Does learning some advanced, non-trivial coding technique from exiting GPL code (or code with viral license in general) turn my own work into a derivative work?

Are there any widely accepted guidelines or criteria to base such a judgment upon?


Sometimes a solution can be derived from first principles. Yet most engineering achievements are based on pre-existing knowledge how to do it. When building upon an example of a non-trivial and non-obvious technique, it is inevitable that the new work will resemble the concrete expression of the source example very closely: it will express similar concepts with the same words and terminology (used in variable and function names) and it will combine the same language constructs in essentially the same way as the original. Because the whole point of building upon existing knowledge is not to reinvent the wheel.

Doesn't this mean that picking up concrete practical knowledge (as opposed to principles and general skills) from viral information inevitably turns my own achievements into derivative works and thus "infects" them?


  • building upon a solution from Stack Overflow (CC-By-SA). If the solution and the problem is substantial, it is inevitable that your code will closely resemble the original expression of the solution. Wouldn't this render a GPL2+ licensed project, which incorporates GPL2 (only) code, as a whole illegal (since CC-By-SA 4.0 is only one-way compatible with GPL3)?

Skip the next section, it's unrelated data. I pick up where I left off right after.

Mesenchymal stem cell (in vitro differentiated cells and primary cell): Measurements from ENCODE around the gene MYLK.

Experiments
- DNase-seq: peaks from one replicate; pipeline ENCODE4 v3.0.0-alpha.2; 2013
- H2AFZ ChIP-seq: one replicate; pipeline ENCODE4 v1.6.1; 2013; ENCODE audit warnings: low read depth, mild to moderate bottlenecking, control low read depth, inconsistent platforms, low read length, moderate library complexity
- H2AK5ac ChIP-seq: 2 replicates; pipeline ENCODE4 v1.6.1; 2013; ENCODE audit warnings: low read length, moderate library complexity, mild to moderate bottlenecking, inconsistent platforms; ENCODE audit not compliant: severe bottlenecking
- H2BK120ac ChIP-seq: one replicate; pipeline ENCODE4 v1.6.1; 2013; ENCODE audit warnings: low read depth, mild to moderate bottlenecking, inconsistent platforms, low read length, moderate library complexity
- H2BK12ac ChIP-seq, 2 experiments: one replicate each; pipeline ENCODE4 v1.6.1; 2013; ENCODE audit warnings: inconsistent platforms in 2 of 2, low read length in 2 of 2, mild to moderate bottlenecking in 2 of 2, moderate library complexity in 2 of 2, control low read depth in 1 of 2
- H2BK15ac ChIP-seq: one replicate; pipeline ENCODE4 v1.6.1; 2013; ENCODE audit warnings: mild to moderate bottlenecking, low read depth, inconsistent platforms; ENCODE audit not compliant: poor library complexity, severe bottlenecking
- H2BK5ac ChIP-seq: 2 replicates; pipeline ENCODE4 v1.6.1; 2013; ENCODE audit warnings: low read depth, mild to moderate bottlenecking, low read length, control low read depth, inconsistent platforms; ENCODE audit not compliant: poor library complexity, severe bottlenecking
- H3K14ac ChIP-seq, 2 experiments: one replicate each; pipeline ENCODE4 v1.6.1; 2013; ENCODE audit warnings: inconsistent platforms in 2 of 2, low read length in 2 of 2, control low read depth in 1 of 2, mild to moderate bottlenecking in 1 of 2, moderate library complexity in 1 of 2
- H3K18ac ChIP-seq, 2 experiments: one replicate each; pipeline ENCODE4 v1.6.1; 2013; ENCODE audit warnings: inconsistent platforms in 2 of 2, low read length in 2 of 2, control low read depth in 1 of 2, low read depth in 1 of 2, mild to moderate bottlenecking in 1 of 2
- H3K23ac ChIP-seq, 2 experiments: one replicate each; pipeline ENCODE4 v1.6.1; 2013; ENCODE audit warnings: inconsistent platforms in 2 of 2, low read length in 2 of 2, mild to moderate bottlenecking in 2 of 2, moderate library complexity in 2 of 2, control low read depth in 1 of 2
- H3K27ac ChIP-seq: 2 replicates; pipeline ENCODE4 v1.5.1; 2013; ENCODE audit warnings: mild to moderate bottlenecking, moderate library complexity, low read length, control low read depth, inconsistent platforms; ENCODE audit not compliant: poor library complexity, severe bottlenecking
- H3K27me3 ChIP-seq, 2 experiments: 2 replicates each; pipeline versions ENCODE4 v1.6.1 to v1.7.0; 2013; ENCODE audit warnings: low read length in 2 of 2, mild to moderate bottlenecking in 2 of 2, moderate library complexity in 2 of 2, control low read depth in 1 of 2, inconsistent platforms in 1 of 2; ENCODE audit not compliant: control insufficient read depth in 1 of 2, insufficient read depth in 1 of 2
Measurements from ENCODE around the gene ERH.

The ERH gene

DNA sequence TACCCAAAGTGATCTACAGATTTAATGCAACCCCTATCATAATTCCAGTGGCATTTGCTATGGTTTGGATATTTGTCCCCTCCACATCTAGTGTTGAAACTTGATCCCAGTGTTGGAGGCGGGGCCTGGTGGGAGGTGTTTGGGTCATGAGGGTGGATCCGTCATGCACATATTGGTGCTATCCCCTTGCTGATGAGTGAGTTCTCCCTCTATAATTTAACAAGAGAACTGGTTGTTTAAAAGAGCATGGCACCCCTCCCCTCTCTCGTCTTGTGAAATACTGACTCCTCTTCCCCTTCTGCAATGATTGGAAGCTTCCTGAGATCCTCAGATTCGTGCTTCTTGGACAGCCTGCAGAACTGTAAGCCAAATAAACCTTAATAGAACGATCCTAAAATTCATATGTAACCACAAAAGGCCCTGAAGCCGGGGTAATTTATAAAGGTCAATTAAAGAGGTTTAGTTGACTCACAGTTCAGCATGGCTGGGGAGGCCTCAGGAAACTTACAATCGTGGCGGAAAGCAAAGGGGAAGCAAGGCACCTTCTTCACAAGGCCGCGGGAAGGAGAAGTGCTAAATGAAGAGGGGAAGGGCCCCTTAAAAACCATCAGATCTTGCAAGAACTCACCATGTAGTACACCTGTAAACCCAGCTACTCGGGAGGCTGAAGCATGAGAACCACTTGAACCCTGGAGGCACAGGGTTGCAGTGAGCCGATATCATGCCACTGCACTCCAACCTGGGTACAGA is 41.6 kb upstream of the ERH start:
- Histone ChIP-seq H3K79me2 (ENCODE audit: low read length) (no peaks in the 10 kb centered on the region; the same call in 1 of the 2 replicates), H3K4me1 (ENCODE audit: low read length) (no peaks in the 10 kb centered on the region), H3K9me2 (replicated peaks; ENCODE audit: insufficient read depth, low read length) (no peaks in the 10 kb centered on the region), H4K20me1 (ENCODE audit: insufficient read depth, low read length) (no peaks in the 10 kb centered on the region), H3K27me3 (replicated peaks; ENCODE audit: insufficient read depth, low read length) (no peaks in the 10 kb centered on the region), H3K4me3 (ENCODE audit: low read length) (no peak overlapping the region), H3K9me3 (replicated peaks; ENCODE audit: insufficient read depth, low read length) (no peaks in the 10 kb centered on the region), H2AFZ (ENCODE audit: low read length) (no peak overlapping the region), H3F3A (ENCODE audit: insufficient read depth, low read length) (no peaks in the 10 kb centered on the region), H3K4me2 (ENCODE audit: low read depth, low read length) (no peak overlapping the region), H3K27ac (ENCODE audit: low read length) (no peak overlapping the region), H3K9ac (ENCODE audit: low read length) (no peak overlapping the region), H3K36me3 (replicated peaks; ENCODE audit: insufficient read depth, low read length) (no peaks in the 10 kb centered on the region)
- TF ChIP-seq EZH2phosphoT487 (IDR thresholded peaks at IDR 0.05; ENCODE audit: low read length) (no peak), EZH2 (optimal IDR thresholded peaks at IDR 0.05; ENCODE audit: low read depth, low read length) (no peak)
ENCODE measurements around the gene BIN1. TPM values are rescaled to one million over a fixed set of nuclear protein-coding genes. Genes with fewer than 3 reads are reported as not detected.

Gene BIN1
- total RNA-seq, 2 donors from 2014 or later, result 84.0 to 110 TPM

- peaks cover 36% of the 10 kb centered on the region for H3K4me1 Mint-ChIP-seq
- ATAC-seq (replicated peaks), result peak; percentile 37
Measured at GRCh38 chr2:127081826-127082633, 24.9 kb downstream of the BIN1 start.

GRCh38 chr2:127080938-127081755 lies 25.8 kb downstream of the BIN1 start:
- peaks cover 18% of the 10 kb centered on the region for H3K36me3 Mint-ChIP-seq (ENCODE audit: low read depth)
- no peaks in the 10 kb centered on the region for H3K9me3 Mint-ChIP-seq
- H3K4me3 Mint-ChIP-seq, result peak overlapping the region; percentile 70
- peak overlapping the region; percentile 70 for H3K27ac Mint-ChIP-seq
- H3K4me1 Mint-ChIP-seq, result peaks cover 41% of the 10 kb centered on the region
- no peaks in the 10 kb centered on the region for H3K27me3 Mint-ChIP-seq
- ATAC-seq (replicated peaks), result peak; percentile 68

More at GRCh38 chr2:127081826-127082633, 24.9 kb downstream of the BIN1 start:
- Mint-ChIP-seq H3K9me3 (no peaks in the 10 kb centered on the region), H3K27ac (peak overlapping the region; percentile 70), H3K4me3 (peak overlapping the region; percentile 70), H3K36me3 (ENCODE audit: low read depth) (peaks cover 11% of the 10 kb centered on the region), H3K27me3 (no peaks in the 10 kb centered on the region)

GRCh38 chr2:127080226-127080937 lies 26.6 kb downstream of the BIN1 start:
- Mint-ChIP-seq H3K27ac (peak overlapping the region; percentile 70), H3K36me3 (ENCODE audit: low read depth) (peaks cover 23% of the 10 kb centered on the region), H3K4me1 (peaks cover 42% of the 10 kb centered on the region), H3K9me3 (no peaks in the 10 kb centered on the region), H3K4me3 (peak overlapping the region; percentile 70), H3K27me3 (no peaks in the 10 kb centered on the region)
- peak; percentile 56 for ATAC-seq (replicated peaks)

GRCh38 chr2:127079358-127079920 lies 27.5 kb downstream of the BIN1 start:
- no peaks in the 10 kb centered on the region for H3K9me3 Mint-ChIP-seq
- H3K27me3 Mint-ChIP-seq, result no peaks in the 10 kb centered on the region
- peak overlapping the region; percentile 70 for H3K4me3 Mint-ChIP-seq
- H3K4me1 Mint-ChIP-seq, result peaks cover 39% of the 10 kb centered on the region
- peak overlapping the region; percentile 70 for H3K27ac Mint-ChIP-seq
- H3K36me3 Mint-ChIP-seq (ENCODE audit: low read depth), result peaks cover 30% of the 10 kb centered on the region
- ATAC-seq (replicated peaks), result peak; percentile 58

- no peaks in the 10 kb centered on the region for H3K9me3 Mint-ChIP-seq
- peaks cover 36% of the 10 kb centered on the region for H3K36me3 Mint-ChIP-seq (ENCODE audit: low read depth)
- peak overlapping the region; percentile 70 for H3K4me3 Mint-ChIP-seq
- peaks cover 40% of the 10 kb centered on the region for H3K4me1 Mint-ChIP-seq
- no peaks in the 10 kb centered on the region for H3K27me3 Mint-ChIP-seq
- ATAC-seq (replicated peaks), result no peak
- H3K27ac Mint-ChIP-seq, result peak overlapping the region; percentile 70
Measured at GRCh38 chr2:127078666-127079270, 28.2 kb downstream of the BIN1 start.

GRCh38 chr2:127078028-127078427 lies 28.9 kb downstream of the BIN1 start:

• from a moral POV, giving credit is prudent -- but doesn't this specific problem here imply that giving credit to the source endangers your own work of being exposed of copyright infringement and breach of license?

Note: I am not interested in the question if viral licenses are good or evil. I am interested in principles, guidelines and criteria how to draw the line of distinction: where does learning end and derivative work start?

  • 3
    what do you mean by infection and viral? that is a very strong word that might be best avoided... FLOSS licenses are not viral and infecting anything. Sep 26, 2017 at 16:50
  • 1